Anyway, there’s one more episode of this and it is another show I’ll be glad to see off my watch list. The narrator of this show is getting my vote for most annoying character of the season.

Thanks for reading.

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Karandi James.


My Hero Academia Episode 36: And So They Fought



If this wasn’t the second last episode of the season, you would swear it was a filler episode. We get the match ups of most of the characters we don’t really care about (Uraraka is the exception here but her match is over and done in almost an instant). While there’s certainly merit to seeing some of these classmates in a fight, and some of the teachers that previously had been been in the background, there’s no plot progression and the main characters are sidelined quite literally, taking the role of commentators rather than participants.


That isn’t to say the episode wasn’t fun or that there weren’t some cool moments to be found here. However, from a strictly plot point of view this episode gives us very little. Nother is really revealed about the characters that couldn’t have been surmised prior and none of this is leading to anything except Midoriya and Bakugou’s fight against All Might which of course doesn’t start until the final minute of the episode (almost as if the writers were worried we would suddenly stop watching without that bit of a cliff-hanger).


All and all, as part of the overall feeling of My Hero Academia, this episode works, but it is hardly one of the better showings we’ve had from this second season and I think most of the tournament episodes earlier in the season were stronger than this.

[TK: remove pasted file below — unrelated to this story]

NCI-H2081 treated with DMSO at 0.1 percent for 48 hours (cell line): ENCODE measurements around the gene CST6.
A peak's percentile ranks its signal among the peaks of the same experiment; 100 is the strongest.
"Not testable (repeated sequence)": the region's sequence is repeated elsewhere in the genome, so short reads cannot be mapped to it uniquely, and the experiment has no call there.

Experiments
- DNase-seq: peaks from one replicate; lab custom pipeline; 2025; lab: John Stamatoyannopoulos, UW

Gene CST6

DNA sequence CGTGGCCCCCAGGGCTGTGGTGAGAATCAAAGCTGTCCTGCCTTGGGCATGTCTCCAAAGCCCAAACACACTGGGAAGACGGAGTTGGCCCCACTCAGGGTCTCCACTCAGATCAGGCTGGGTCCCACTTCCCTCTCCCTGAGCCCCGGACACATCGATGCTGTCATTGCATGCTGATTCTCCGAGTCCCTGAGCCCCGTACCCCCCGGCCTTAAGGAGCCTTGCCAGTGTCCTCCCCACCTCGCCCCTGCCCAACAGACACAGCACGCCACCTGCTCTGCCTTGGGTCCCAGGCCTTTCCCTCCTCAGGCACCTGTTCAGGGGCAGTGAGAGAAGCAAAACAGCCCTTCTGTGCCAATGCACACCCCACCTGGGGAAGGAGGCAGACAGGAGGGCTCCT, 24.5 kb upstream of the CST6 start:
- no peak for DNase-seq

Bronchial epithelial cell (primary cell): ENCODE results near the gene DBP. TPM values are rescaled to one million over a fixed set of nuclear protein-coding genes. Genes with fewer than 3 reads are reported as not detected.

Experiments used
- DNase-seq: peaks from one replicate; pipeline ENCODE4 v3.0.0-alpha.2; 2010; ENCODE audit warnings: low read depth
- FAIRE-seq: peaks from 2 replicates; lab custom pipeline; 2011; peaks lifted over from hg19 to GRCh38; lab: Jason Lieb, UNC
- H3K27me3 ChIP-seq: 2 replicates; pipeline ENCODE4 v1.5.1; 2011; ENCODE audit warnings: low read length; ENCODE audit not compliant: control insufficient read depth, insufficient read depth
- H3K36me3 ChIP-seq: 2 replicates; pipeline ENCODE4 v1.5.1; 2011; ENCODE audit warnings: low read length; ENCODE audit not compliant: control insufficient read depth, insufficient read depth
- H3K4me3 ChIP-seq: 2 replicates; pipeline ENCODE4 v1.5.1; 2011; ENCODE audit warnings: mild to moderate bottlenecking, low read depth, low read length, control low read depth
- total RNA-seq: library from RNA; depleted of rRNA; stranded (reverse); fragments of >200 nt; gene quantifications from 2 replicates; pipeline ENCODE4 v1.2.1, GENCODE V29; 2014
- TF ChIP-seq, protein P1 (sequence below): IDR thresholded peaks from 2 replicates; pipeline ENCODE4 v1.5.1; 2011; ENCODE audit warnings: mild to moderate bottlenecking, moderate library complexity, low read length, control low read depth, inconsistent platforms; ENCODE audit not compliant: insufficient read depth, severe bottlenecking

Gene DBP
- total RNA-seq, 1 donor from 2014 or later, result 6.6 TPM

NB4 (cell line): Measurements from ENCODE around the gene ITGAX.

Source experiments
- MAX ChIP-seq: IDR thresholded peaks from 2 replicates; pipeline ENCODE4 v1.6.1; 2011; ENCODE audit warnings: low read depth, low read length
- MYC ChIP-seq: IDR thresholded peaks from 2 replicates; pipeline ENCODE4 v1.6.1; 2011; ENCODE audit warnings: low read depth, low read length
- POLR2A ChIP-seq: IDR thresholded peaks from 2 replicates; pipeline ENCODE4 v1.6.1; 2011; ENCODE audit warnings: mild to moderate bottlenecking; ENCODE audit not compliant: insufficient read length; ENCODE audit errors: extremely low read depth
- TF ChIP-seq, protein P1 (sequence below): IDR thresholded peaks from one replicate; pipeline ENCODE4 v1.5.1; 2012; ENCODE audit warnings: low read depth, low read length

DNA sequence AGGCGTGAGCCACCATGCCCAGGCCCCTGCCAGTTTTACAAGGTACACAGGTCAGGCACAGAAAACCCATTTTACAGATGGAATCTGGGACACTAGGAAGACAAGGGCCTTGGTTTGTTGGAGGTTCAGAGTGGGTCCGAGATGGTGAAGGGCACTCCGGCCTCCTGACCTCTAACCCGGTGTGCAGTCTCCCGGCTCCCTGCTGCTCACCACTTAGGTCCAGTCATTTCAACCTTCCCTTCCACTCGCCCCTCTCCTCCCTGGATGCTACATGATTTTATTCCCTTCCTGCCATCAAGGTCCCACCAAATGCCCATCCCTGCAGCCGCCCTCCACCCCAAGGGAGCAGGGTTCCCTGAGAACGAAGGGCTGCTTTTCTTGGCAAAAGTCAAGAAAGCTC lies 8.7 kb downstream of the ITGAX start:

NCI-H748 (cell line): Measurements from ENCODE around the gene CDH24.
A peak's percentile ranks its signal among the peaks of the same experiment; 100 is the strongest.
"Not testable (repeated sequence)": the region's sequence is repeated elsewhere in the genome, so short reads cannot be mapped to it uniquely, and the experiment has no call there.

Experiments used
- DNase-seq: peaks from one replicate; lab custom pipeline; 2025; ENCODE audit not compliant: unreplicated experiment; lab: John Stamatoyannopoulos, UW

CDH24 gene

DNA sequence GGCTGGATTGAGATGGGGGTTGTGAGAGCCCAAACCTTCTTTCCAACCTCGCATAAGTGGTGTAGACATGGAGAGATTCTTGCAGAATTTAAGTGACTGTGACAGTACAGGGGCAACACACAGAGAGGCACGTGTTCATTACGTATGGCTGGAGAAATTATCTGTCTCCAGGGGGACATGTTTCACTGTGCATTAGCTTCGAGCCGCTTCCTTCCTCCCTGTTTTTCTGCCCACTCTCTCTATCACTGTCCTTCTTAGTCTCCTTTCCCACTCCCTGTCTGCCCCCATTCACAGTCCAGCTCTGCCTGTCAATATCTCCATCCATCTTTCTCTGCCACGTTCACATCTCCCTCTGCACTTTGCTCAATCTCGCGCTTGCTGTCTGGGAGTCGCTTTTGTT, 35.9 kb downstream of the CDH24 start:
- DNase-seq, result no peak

Thanks for reading.

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Karandi James.


My Hero Academia Episode 33: All Might’s Hesitation



This episode certainly continued with the idea of social media and looking at how Stain’s influence is spreading in the world of heroes, at least those ideas were running around in the background and permeating the set up for what is apparently to come. I’m glad I spent some time on this idea in my last Feature and I’ll hopefully revisit the idea later particularly if it remains a prominent theme here.


However, My Hero Academia doesn’t like to dwell or hold its narrative hostage to its themes and as a direct result while this idea is still sitting there and bubbling away just waiting to explode onto the centre stage again, our hero students are back in class and training. All Might is also ready to reveal more about the past to Midoriya but this is where things took an unexpected turn.


Not in the story itself. That was pretty stock standard villain and hero origin material to be honest, though like most of the generic points in this anime it managed to be very enthusiastic and dramatic in the delivery. No, the surprising part was that All Might blinked. That’s the best way to put it. He realised Midoriya still didn’t understand something fairly critical and yet hesitated and then chose not to explain it.